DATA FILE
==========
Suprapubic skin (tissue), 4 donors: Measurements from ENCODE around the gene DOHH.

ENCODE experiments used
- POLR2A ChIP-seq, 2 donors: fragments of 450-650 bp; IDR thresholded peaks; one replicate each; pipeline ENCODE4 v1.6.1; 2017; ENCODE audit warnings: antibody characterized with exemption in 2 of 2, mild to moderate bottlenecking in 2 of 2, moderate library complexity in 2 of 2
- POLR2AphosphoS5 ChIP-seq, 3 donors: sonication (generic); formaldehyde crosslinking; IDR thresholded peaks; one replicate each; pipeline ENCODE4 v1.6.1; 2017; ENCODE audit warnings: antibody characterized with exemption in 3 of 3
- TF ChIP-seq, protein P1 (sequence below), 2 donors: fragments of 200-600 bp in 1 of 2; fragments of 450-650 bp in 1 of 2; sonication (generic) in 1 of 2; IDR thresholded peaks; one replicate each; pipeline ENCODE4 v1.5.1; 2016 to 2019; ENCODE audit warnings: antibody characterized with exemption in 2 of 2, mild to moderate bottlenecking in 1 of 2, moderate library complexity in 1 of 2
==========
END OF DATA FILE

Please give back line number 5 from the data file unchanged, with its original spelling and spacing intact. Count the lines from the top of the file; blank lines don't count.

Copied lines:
- TF ChIP-seq, protein P1 (sequence below), 2 donors: fragments of 200-600 bp in 1 of 2; fragments of 450-650 bp in 1 of 2; sonication (generic) in 1 of 2; IDR thresholded peaks; one replicate each; pipeline ENCODE4 v1.5.1; 2016 to 2019; ENCODE audit warnings: antibody characterized with exemption in 2 of 2, mild to moderate bottlenecking in 1 of 2, moderate library complexity in 1 of 2